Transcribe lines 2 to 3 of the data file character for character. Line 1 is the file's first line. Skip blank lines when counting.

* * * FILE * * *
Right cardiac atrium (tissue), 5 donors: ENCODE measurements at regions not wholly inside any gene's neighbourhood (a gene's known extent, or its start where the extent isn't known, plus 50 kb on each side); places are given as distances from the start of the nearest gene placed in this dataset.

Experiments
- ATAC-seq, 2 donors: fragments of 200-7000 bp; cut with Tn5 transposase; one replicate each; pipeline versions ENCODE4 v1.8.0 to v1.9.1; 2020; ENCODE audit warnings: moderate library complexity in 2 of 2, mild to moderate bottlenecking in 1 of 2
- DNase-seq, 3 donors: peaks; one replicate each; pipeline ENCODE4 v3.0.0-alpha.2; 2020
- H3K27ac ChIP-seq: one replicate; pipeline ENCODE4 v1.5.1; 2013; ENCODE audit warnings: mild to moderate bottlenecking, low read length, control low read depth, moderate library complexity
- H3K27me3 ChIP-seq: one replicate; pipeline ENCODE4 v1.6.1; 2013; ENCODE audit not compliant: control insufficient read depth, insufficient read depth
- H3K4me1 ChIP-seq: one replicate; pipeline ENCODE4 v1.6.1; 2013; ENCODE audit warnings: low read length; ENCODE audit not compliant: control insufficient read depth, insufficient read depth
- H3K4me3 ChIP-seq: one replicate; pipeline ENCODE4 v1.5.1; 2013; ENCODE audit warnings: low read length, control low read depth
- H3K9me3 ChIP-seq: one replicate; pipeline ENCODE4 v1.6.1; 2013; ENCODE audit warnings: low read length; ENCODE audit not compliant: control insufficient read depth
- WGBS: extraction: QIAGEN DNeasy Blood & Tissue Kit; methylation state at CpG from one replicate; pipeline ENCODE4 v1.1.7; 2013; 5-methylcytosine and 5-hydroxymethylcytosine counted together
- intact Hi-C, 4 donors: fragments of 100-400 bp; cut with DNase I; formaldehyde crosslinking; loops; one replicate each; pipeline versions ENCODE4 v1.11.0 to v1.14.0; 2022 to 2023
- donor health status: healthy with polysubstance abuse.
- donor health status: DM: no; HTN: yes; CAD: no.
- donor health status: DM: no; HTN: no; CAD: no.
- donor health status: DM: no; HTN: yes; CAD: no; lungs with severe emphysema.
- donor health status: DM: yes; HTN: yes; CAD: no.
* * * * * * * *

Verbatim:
Experiments
- ATAC-seq, 2 donors: fragments of 200-7000 bp; cut with Tn5 transposase; one replicate each; pipeline versions ENCODE4 v1.8.0 to v1.9.1; 2020; ENCODE audit warnings: moderate library complexity in 2 of 2, mild to moderate bottlenecking in 1 of 2